A speech writer's take on important speeches, and the craft of writing for an audience.
Wednesday, February 10, 2010
Speech By: Sen. Hiram Monserrate Title: Unwelcome Discredit Date: February 9, 2010 Location: Senate Chamber - New York State Capitol Occasion: Debate on Senate Resolution condemning the conduct and calling for the expulsion of Senator Hiram Monserrate Background:
In December 2008, shortly after his election to the post, Senator-elect Hiram Monserrate was involved in a domestic incident with girlfriend Karla Giraldo, which resulted in her treatment at a hospital for a severe cut to the face which required numerous sutures to repair.
Charged with three felonies and a misdemeanor, Monserrate chose a non-jury trial. He was subsequently convicted by the judge of a single misdemeanor count - assault in the third degree, by recklessly causing injury to Karla Giraldo by forcibly dragging her by her arm. Although a criminal conviction, a misdemeanor does not result in an officeholder automatically being removed, as in the case of a felony.
In the wake of the conviction, a special Senate committee was constituted to review the matter. Their final report recommended the Senate take one of two actions against their colleague - expulsion, or censure, with the removal of privileges.
Only the expulsion resolution was considered, and it was adopted by a vote of 53 - 8. He became the first New York legislator to be expelled by his colleagues since 1861. Before casting his vote against his own expulsion, Senator Monserrate spoke.
As reported by the Daily News’ Liz Benjamin, the speech lasted almost 16 minutes, which is extraordinarily long for a Chamber whose rules generally allow members only two minutes to explain their vote.
Video Posted:YouTube Text Posted:Scribd (Free Membership required) Analysis:
It may be nothing Senator Monserrate said last night would have changed many votes. However, I should note that a few Senators I spoke with before the vote, were aware an expulsion of this type deprives the people of that district of their chosen representative. It wasn’t a comfortable position for them, and a speech at the right time, and in the right place, might have lessened the penalty. This speech certainly wasn’t it.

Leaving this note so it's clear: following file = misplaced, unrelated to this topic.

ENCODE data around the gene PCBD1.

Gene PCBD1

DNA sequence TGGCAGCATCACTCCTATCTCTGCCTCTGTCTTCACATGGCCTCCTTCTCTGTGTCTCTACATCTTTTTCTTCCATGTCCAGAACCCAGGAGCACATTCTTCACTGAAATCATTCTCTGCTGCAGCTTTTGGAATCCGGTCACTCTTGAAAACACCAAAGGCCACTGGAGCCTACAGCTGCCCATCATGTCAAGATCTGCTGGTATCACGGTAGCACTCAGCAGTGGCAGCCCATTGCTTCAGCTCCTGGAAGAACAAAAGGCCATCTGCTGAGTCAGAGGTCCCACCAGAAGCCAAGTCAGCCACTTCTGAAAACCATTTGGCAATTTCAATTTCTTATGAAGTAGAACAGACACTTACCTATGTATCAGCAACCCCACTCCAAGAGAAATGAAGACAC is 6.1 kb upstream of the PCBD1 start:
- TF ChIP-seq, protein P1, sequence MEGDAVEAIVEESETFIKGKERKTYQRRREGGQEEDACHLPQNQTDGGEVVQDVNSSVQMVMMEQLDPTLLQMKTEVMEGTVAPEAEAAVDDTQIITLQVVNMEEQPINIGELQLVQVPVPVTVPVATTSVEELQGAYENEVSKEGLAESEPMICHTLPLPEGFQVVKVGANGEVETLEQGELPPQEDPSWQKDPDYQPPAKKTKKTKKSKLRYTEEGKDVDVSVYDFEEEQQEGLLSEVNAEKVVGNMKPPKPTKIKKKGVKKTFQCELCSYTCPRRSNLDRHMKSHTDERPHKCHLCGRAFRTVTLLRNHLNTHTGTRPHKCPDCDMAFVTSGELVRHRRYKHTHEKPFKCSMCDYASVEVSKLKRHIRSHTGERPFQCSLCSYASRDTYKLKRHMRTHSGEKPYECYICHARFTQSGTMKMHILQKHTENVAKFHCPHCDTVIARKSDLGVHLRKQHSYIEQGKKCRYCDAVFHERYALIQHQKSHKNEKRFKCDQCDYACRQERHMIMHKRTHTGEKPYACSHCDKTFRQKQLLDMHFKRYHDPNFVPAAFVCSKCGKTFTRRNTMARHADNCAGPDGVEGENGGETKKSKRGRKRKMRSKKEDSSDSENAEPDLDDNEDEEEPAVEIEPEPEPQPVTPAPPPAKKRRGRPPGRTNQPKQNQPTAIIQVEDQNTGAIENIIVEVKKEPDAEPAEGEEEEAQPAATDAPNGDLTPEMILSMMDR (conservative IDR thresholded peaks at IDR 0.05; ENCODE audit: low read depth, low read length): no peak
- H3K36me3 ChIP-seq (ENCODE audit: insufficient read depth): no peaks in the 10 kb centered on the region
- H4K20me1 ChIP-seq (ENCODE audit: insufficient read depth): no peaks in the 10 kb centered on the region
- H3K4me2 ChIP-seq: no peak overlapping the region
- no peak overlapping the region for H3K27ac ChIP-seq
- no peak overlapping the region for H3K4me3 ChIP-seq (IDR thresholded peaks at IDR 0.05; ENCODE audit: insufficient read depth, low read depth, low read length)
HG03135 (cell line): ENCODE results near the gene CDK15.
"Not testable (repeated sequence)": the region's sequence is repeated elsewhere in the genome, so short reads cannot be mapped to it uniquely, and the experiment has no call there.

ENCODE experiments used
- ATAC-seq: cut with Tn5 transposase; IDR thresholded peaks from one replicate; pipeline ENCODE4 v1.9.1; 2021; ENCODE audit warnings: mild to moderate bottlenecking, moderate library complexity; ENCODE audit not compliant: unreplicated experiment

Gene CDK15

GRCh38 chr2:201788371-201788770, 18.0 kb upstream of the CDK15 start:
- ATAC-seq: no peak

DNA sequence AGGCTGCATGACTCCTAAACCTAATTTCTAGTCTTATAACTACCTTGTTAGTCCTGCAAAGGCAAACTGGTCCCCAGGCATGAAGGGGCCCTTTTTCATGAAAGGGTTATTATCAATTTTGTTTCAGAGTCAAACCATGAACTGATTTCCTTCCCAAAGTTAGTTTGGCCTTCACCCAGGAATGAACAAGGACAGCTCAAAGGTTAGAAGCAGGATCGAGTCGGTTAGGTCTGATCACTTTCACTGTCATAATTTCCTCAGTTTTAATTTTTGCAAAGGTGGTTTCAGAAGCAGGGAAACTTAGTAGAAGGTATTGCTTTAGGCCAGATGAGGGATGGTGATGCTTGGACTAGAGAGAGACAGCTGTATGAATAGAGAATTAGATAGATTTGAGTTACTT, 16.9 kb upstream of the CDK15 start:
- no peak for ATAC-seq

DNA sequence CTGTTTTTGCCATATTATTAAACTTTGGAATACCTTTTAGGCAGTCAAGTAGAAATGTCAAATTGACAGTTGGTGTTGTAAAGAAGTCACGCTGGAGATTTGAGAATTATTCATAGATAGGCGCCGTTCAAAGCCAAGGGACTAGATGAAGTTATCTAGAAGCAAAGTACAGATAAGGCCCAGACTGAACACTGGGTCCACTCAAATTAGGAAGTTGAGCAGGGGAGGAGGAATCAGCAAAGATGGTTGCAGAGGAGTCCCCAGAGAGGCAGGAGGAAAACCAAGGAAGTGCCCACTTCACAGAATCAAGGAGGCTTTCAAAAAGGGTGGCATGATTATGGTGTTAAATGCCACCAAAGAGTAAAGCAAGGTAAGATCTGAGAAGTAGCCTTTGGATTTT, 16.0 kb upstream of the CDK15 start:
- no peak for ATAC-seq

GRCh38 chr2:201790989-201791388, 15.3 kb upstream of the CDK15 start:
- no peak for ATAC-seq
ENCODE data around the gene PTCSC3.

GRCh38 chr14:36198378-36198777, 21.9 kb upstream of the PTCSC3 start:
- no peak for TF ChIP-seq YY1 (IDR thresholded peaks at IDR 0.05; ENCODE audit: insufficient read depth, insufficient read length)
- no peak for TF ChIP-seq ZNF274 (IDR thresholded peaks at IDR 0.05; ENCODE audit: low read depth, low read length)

There are two approaches that might work in a situation like this - to say “you have no right to deprive the people of my district of their chosen representative, since the law doesn’t explicitly call for it, and still call yourselves a democratic institution;” or “yes, I’ve made mistakes, we all do, but this penalty is not appropriate for what happened in this case.”
During his speech, he tries both approaches, and that is a mistake. It could be one or the other, but to mix the two puts the arguments at cross purposes.
In fact, that is a major problem with the speech - it has no single focus of argument. It rambles back and forth between being defiant, accusatory, apologetic, and to some degree, insulting.
I thought the first five paragraphs were effective in making a “depriving the people” case, but then he goes off track and begins attacking the very people who are voting on his future. This stuck out: “Is it any wonder we have earned the label of “Dysfunctional” that has bestowed upon us?”
Attacking the institution itself is not a wise idea, especially when the people you are speaking to are acting to protect the integrity of that institution. It’s especially unwise when in the very first paragraph you admit to having engaged in “Behavior that is unbecoming of a state Senator.” Later on, he also admits to having “brought unwelcome discredit to this chamber.”
If there was ever a challenge for the members of the Senate to prove they could function when it came to making a tough decision, that was it. And they proved themselves. But not until after his speech made it a bit easier for them.
This speech might have been of some benefit if he had given it to the special Senate committee. Some of the points he raises are indeed valid. But, as he points out in his speech, the committee never heard “from the only two people involved in the incident of Dec. 18, 2008.” What he forgot to mention is that he was invited to appear before them and refused the chance.
One thing that makes any speech better is giving it in the right place and time.
A veteran writer, researcher and lecturer, with more than 25 years experience in politics, political communications, and public relations. I’ve studied speech writing at NYU, and authored a number of published articles on the practice of lobbying as well as topics in American history.
My lecture on the War of 1812: 1812 – Uncle Sam’s First War, is now a lecture in the New York Speakers in the Humanities bicentennial commemoration series.